Not all activities, however, were failures for SOE during the first phase. SOE, McCaffrey, and in particular agent Dallimore-Mallaby, alias "Capt Tucker", were used in the field as diplomatic go-betweens with anti-Fascist groups from May 1942 up to the fall of Mussolini in July 1943: including top Italian Army generals, the Action party (Pd'A), and the entrepreneur, Adriano Olivetti, from Ivrea, to try to free the country from its alliance with Nazi Germany, so preventing further unnecessary defeats and deaths; in addition they were involved in the negotiations for the armistice until September 1943 showing that by refusing to take decisive decisions for days both Premier Marshall Badoglio and Foreign Minister Guariglia caused the greatest dangers to members of the Italian Army with respect to German occupying forces both in Italy and on battle fronts abroad after the announcement of the armistice. Such experience and the prominence of this agency by others during the second phase duly enabled SOE to be called upon again in the preliminaries to Operation Sunrise with Gen Wolff for the surrender of the German Army in the Spring of 1945.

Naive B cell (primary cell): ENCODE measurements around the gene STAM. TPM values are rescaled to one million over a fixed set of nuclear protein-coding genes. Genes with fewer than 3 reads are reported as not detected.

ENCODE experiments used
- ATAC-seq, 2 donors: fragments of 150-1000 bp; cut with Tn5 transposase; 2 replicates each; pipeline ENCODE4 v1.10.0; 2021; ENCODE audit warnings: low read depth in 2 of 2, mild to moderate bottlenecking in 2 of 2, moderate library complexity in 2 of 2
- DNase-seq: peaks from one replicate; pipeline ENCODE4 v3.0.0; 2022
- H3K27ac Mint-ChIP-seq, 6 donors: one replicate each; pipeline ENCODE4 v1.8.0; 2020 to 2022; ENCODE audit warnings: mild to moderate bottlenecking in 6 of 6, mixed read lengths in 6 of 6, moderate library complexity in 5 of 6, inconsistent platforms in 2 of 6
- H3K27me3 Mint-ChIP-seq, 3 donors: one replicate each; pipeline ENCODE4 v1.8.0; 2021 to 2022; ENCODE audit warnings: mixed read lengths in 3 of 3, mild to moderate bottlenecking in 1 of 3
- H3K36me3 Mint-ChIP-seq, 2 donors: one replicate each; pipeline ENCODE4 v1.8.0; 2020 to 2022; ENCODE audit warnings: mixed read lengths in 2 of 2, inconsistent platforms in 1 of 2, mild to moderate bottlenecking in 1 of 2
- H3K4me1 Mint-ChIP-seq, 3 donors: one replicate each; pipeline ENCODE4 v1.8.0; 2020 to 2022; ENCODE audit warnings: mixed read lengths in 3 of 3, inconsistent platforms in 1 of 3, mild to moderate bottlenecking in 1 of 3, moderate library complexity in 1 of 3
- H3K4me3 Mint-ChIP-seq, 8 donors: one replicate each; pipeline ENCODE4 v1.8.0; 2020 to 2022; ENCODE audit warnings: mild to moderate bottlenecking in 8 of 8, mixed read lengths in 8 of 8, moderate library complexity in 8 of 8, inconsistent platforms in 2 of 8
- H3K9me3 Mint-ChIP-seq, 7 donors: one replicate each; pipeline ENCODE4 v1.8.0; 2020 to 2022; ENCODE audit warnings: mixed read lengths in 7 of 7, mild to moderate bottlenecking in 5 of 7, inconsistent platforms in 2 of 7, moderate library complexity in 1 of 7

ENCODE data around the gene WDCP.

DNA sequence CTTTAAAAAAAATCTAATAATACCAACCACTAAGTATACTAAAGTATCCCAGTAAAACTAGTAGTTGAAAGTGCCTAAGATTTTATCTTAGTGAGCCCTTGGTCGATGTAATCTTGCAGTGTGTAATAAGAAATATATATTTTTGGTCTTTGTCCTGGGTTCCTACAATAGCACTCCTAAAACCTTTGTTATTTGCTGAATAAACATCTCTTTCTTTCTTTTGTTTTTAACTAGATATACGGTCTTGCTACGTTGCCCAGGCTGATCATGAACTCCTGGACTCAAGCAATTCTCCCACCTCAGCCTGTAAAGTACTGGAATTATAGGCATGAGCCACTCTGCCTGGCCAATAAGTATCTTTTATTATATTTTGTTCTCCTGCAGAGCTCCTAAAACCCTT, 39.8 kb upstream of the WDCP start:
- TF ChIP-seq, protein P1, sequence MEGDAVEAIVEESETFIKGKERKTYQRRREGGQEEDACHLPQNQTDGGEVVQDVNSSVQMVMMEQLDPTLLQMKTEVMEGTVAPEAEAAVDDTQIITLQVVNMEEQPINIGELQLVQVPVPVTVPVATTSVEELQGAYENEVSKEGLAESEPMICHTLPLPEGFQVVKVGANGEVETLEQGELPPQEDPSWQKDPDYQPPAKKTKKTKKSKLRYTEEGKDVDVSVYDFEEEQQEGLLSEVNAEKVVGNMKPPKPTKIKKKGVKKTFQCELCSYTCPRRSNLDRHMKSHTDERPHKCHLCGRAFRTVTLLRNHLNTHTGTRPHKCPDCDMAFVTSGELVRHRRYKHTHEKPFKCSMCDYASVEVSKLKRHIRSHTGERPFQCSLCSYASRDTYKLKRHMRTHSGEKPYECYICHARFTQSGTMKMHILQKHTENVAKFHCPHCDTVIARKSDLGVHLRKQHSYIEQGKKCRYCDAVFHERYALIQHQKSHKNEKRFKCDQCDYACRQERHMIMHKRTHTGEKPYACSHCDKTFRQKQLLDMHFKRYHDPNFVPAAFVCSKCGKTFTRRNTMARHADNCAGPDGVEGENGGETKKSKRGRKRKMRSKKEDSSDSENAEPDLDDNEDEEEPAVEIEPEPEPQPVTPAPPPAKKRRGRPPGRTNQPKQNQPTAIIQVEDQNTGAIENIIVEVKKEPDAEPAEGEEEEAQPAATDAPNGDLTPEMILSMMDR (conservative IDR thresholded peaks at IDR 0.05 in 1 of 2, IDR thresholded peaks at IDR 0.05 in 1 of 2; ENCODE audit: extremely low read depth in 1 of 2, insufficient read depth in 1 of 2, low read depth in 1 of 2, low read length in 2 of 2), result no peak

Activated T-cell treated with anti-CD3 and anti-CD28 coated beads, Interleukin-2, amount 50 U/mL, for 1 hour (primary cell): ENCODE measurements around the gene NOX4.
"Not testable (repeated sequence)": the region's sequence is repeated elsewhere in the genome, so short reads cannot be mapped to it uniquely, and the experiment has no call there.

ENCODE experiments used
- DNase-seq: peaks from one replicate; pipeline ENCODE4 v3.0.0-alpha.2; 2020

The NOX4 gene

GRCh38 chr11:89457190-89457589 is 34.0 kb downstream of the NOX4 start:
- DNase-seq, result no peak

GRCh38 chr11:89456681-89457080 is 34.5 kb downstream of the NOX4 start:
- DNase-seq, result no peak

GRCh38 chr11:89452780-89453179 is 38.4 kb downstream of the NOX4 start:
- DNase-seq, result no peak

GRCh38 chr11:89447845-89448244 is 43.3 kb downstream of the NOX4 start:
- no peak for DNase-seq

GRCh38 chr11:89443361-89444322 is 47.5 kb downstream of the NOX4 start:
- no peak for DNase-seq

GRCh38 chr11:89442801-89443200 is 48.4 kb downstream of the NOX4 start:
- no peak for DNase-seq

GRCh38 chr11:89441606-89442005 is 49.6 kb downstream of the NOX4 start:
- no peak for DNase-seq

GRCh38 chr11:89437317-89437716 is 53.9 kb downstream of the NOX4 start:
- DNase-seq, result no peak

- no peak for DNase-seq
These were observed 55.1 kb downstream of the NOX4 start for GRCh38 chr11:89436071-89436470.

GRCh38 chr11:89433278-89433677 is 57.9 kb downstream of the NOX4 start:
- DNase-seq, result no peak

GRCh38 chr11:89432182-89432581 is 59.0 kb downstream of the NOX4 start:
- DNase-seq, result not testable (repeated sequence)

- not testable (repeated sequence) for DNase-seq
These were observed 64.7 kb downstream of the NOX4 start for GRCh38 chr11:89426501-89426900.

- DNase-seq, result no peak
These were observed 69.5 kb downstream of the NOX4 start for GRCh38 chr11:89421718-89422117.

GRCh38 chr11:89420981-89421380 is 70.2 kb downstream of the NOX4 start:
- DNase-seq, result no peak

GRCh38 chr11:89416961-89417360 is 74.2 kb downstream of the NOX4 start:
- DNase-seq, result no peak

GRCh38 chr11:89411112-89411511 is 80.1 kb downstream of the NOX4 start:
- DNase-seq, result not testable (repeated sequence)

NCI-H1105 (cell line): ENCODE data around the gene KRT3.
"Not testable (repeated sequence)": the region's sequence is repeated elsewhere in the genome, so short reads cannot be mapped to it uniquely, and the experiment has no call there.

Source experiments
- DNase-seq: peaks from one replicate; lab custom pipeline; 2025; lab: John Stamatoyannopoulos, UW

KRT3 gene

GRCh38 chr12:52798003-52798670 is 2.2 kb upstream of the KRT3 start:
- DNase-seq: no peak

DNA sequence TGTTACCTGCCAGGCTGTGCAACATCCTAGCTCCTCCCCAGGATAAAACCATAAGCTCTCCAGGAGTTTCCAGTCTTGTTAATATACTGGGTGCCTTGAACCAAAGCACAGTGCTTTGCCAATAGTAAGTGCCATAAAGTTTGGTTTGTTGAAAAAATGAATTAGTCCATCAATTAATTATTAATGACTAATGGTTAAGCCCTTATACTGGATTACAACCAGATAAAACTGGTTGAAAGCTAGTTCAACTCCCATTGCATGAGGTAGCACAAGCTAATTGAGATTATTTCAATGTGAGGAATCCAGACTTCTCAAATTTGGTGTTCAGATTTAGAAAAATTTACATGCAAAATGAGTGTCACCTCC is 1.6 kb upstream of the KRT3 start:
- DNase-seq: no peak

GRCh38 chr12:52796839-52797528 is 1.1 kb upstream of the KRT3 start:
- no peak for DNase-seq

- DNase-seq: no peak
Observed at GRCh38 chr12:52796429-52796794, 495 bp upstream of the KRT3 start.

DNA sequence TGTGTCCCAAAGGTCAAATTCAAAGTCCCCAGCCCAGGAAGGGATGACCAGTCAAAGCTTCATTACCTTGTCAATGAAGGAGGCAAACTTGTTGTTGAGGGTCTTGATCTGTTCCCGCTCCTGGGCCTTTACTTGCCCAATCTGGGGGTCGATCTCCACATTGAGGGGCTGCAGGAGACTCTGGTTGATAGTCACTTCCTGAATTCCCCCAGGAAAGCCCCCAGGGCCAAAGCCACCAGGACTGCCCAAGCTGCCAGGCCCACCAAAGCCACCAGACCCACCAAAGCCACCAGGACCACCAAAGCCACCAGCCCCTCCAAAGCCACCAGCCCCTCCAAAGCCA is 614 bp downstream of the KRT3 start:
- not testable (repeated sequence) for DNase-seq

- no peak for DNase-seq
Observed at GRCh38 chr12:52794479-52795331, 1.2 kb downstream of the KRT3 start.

If families of Italian agents suffered at the hands of the Fascists: Picchi's brothers being denied a place of work, one denounced as a traitor and deported to Mauthausen concentration camp, another being forced to volunteer and served with the Italian contingent in Soviet Russia; once the regime was overthrown, the author stressed circumstances did not instantly change to their benefit. In 1949 Picchi was declared part "hero", and part "traitor" for committing themselves to a foreigners' war against their homeland.